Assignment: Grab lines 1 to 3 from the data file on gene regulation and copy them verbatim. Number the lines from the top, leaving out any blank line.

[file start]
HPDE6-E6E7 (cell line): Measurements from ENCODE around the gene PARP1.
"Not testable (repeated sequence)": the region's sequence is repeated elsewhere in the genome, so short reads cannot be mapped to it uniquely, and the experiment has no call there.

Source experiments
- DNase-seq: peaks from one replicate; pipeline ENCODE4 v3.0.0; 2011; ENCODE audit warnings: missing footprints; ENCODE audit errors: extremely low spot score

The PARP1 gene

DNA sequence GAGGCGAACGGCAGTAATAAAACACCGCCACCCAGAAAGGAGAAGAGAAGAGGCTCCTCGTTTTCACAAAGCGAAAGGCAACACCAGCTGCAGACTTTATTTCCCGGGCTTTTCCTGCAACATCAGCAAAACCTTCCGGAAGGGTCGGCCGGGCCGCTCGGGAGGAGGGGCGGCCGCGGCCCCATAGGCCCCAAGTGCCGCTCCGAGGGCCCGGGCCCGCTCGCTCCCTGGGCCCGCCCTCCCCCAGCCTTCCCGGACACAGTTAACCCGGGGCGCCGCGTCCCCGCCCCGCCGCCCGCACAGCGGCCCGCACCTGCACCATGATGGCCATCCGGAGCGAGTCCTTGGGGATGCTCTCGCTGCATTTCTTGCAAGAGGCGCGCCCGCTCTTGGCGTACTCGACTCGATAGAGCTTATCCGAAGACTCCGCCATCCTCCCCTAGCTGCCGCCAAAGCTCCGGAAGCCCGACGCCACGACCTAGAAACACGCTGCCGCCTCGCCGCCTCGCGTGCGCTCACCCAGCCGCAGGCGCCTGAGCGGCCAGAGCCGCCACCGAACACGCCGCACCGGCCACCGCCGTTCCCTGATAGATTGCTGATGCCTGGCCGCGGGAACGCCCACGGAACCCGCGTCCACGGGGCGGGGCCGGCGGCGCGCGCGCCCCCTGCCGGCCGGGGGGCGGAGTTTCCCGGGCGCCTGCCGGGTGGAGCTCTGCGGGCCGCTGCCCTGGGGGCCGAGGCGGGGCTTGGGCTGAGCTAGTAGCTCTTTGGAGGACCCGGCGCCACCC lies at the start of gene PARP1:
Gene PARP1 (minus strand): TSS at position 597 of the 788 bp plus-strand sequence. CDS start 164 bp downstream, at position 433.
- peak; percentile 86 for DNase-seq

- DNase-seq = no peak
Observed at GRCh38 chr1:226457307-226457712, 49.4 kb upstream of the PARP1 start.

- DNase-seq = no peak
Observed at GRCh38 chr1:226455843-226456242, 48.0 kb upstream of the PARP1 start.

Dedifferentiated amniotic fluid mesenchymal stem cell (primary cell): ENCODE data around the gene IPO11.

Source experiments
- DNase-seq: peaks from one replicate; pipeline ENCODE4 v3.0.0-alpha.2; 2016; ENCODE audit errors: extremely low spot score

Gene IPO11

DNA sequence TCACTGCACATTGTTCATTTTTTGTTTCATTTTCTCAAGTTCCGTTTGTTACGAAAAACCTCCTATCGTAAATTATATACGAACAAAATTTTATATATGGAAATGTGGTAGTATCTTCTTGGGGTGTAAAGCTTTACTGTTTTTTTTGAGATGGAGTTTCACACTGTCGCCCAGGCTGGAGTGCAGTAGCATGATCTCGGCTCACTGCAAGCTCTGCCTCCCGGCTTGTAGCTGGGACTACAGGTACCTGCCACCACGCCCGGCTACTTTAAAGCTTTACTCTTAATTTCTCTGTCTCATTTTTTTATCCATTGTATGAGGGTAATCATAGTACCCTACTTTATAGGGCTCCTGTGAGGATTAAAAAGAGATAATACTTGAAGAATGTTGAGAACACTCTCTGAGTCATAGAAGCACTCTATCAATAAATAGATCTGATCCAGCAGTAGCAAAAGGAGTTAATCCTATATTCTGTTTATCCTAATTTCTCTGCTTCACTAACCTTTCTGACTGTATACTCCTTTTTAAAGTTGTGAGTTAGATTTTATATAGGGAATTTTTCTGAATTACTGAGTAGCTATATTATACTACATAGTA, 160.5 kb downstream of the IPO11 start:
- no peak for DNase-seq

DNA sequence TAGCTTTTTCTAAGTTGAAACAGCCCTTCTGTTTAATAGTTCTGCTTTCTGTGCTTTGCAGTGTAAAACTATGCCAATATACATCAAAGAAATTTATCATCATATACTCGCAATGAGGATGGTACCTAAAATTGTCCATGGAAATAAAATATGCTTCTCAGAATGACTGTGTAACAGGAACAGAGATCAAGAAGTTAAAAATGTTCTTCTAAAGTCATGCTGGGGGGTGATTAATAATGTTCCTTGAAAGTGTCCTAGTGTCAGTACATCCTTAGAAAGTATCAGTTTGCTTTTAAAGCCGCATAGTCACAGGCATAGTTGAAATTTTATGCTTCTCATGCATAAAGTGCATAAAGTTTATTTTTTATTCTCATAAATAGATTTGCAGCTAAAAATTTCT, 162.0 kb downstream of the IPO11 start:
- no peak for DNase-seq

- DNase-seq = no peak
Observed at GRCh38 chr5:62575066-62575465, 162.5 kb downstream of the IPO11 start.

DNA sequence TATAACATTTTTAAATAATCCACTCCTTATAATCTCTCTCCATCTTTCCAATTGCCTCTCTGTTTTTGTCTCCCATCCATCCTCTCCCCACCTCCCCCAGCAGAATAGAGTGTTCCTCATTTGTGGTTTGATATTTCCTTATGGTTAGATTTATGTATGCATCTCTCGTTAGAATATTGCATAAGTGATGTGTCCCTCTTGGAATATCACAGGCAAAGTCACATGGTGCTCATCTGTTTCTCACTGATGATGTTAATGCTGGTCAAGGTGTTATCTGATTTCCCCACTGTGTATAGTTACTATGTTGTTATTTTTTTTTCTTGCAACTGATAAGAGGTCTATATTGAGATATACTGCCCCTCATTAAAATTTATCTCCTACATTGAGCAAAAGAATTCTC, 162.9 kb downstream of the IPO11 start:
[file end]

HPDE6-E6E7 (cell line): Measurements from ENCODE around the gene PARP1.
"Not testable (repeated sequence)": the region's sequence is repeated elsewhere in the genome, so short reads cannot be mapped to it uniquely, and the experiment has no call there.

Source experiments